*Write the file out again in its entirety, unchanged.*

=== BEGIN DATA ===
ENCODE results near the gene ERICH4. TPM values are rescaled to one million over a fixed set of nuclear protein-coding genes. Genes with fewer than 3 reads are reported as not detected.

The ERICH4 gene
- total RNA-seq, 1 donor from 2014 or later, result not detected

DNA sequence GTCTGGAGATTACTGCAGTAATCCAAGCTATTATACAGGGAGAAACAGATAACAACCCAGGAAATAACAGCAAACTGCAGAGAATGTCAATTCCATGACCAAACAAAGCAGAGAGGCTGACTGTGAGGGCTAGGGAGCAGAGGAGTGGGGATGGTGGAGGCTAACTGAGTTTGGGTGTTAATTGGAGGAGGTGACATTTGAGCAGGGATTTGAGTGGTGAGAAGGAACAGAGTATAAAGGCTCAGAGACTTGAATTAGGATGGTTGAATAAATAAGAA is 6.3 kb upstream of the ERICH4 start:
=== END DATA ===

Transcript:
ENCODE results near the gene ERICH4. TPM values are rescaled to one million over a fixed set of nuclear protein-coding genes. Genes with fewer than 3 reads are reported as not detected.

The ERICH4 gene
- total RNA-seq, 1 donor from 2014 or later, result not detected

DNA sequence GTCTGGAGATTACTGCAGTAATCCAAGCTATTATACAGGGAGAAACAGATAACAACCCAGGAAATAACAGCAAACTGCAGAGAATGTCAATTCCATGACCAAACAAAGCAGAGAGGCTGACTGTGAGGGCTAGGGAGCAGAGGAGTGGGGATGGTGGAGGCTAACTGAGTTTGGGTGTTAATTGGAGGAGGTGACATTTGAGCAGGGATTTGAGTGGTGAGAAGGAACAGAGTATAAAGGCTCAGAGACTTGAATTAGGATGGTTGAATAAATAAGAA is 6.3 kb upstream of the ERICH4 start: